Protesters have won their fight against a wind turbine being built in a moorlands beauty spot.
Council officials had wanted to allow a farmer to erect the 112-feet structure in the face of 130 objections from nearby residents in Cellarhead.
But members of the Staffordshire Moorlands District Council Planning Committee yesterday overturned their recommendation and rejected the bid after hearing how the white turbine would spoil the scenery, become a road hazard and threaten wildlife.
The application to locate it on greenbelt land off Little Blakeley Lane, Overmoor, had been made by Robert Whitehurst, whose family has farmed 300 acres there for nearly for 49 years.
He wanted to use the proceeds of its electricity to offset the farm’s running costs so he could continue to make the area more beautiful.
Mr Whitehurst said: “We have created five acres of woodland and meadows, and restored 2,500 metres of hedgerow, all to the benefit of wildlife.
“We love doing this but it costs us money and the turbine will help secure the future of the farm so we can continue to do it.”
But he was told by committee member Linda Malyon: “This turbine, together with a 115-metre track leading to it, will change the landscape and goes against everything you have tried to do.
“It will be dumped slap bang in the middle of a beautiful area and would spoil it forever.”
Planning officer Arne Swithenbank said the turbine would generate enough electricity for 49 homes and the nearest properties were 300 metres away.
He added: “It would not be over-bearing and the degree of harm to the greenbelt is limited but the additional income is seen as significant for the farm. These are all special circumstances supporting the application.”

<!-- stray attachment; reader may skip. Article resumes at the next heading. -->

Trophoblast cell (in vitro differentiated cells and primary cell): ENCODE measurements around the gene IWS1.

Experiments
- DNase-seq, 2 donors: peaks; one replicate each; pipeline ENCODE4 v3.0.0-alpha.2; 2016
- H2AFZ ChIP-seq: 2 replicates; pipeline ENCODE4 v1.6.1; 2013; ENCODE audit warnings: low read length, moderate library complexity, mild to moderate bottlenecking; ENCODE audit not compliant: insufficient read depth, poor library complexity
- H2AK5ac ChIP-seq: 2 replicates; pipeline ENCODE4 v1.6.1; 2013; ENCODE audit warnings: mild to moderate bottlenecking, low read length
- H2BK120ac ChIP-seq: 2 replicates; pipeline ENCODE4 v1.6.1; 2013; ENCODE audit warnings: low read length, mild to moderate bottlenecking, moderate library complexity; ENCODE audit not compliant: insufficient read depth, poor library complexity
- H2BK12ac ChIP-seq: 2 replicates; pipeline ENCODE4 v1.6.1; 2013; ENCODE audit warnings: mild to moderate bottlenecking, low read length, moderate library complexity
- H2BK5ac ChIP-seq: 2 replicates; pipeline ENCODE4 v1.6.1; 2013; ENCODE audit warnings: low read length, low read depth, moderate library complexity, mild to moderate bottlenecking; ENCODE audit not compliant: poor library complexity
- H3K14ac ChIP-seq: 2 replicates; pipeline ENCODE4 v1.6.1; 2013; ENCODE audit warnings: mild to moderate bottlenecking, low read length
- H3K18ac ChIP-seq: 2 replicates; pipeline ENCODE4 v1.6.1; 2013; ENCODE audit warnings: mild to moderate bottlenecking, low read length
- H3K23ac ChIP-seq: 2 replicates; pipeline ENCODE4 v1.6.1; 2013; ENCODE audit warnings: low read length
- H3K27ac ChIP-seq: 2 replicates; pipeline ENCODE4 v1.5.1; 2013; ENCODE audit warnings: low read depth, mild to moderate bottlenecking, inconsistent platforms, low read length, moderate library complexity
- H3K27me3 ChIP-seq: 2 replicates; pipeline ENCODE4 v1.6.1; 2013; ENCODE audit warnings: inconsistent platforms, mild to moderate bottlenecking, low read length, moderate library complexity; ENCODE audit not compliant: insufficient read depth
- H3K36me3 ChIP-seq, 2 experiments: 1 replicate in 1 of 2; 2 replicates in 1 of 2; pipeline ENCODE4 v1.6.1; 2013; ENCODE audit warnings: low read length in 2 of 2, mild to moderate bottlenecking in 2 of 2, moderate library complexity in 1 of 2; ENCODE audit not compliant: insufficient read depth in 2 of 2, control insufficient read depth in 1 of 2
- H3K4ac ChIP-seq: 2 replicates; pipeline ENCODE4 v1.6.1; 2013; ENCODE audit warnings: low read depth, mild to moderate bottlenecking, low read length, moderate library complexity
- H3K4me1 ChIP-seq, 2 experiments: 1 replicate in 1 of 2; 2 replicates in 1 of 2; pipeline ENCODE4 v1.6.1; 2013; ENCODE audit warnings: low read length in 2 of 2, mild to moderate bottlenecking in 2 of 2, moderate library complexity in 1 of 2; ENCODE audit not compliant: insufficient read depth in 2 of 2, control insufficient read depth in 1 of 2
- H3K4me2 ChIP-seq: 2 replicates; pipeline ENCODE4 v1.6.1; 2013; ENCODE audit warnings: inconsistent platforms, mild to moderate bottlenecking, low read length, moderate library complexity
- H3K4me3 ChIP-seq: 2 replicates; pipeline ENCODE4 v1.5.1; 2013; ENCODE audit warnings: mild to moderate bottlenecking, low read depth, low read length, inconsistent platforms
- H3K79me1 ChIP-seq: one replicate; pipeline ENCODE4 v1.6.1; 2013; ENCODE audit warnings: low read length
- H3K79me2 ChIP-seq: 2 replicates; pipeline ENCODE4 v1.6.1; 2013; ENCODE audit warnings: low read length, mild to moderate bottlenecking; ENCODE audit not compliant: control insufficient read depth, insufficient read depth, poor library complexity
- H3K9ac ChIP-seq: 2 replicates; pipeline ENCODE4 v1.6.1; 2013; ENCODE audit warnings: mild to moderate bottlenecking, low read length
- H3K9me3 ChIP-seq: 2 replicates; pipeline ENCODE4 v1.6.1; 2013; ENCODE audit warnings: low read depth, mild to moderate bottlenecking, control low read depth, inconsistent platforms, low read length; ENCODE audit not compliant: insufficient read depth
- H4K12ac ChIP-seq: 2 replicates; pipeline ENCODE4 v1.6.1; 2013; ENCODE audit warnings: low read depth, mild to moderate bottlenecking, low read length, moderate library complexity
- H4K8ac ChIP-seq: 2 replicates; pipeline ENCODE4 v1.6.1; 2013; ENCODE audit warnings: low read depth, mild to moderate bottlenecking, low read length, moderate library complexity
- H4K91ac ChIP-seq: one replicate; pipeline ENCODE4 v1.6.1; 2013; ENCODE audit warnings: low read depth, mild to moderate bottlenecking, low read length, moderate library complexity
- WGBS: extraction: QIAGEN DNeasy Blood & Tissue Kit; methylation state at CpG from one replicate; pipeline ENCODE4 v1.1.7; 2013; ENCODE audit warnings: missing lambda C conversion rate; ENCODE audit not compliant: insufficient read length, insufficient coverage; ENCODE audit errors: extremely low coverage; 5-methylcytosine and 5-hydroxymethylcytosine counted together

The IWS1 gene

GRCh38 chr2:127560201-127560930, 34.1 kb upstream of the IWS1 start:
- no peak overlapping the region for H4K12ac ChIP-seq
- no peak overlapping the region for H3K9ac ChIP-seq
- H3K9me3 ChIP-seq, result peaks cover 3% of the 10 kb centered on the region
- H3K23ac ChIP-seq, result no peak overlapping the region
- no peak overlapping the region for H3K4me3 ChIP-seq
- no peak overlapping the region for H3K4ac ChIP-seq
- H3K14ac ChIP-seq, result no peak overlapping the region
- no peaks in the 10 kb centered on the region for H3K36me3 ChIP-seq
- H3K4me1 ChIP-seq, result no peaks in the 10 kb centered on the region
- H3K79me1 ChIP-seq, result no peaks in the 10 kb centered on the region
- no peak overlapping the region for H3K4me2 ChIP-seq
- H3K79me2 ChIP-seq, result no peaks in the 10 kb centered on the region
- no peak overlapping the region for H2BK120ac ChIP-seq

He was backed by member John Fisher, who said: “Turbines are helping reduce carbon emissions and the countryside around there already has pylon after pylon.
“They are new to the moorlands and we must be careful where we site them but this location is contained. It is not on top of a hill or as obtrusive as some are making out.”
But describing it as the height of eight double-decker buses, Judy Bagnall, who has lived in the area all her life, said: “We were devastated to hear of this development – it will have a huge impact on our quality of life.
“If allowed, it will cost us so much and be a massive threat to the area’s wildlife, including barn owls and red kites.”
She told how she had visited a similar sized turbine in Warwick and stood the same distance as her home is from the planned location.
She said: “I was horrified by its size and scale, as well as the relentless noise from it.”
The application was defeated by six votes to four.
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